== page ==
Prager University has no valid grounds to sue Google's YouTube for allegedly discriminating against conservative video clips, the company argues in new court papers.
“YouTube is not the government, and its efforts to regulate content posted to its private online service are not limited by the First Amendment,” Google writes in papers filed Wednesday with the 9th Circuit Court of Appeals.
The company argues that the First Amendment prohibits the government from censoring speech, but doesn't prevent Google from deciding how to treat content posted to its platform. What's more, Google writes, any attempt to subject non-governmental platforms like Google to the First Amendment would result in “disastrous practical consequences.”
“If they are bound by the same First Amendment rules that apply to the government, YouTube and other service providers would lose much of their ability to protect their users against offensive or objectionable content -- including pornography, hate speech, personal attacks, and terrorist propaganda,” Google writes.
The company's papers come in response to attempts by Prager University to revive its lawsuit against Google. Prager initially sued last year, alleging that Google wrongly applied its "restricted mode" filter to the school's videos, effectively making them unavailable to some students and library patrons. Prager also alleged that Google "demonetized" some conservative videos, like a clip that posed the question "Pakistan: Can Sharia and Freedom Coexist?"
U.S. District Court Judge Lucy Koh in the Northern District of California dismissed the complaint earlier this year. She said that because Google is a private business, as opposed to a government entity, it can decide how to treat content on its platform.
Prager then appealed to the 9th Circuit. The company argues that YouTube is a "public forum" -- comparable to a park -- and shouldn't be allowed to censor lawful speech based on its content.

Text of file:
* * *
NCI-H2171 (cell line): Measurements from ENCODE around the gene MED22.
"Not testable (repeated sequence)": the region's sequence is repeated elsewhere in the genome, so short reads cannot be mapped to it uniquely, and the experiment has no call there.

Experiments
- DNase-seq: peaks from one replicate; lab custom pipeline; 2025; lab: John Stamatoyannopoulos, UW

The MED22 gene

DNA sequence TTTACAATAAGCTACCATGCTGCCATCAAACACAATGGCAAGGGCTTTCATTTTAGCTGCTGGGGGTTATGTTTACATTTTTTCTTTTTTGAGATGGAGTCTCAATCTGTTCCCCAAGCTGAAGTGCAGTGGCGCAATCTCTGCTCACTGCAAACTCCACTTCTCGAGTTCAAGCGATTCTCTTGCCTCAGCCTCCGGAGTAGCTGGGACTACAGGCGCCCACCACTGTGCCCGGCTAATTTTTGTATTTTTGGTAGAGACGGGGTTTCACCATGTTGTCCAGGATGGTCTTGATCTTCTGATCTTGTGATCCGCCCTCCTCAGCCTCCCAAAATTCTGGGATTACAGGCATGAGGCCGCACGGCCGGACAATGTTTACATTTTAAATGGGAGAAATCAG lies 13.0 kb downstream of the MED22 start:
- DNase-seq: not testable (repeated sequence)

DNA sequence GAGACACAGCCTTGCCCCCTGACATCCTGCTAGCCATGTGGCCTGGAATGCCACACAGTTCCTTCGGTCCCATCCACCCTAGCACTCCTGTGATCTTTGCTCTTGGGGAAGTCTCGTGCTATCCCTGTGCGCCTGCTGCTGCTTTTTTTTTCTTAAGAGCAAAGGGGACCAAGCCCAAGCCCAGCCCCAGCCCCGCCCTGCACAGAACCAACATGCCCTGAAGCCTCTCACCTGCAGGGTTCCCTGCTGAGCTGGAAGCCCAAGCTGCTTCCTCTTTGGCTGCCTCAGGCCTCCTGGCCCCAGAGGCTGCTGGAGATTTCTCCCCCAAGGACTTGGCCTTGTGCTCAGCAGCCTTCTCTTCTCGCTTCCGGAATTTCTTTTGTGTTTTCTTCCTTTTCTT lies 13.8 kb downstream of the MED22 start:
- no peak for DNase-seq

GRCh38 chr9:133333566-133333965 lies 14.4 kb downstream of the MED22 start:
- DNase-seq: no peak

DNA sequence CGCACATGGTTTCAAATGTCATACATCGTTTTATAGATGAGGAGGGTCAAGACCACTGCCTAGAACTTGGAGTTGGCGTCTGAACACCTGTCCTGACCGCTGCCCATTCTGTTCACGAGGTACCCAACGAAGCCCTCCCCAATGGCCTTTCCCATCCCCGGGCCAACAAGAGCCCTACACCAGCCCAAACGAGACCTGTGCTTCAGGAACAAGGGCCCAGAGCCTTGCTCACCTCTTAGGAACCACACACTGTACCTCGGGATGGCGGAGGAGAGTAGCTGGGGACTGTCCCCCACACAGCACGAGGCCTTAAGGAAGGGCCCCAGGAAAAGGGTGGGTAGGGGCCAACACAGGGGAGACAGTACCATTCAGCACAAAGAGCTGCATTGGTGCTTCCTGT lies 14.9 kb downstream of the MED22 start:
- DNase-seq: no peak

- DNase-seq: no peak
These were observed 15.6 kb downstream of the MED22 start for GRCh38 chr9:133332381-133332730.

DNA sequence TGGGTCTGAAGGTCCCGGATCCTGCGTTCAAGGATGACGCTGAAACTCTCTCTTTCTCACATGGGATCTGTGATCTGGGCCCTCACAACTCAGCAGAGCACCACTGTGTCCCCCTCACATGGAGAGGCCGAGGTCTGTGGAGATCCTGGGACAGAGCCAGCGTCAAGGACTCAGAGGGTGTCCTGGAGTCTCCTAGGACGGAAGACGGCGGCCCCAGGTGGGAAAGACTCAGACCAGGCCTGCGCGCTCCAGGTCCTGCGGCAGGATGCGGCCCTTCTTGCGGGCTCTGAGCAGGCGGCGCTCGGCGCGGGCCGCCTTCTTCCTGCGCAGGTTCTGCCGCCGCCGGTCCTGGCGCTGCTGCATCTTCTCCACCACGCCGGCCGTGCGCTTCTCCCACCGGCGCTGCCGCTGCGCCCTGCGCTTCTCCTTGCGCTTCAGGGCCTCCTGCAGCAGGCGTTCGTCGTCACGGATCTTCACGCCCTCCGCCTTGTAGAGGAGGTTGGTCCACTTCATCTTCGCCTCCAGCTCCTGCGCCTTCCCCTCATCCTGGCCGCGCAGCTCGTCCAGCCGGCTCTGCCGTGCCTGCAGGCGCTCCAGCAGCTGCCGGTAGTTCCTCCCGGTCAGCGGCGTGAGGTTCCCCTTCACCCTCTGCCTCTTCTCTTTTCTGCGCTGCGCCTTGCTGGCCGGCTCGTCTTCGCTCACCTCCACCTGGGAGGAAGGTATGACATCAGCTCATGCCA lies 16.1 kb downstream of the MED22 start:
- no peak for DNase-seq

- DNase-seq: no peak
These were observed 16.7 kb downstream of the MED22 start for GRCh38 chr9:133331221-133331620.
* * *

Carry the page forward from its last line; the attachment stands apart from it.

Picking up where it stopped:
For its part, Google says it “has nothing against PragerU,” and that it attempts to apply its polices without regard to politics.
But the company adds that it's entitled to make decisions about clips for whatever reasons it chooses.
“When it makes decisions about which videos should be available in the special “Restricted Mode” feature it offers to protect its most sensitive users, YouTube is not standing in the shoes of the government,” Google writes. “To the contrary, YouTube is exercising its own rights under the First Amendment.”
The battle comes at a time when conservative politicians are criticizing web companies for allegedly blocking right-wing speech. Last month, the Justice Department floated the possibility of investigating whether tech companies are “stifling” right-wing views. President Trump also recently made the remarkable claim that Google's search engine is "rigged" because it highlights stories from "Fake CNN."
But other observers say there's no evidence that tech companies are especially likely to suppress conservative views. New York Law School professor Ari Waldman, who testified on Capitol Hill earlier this year, told lawmakers that a lot of content is filtered, but "no more so from the right than from the left."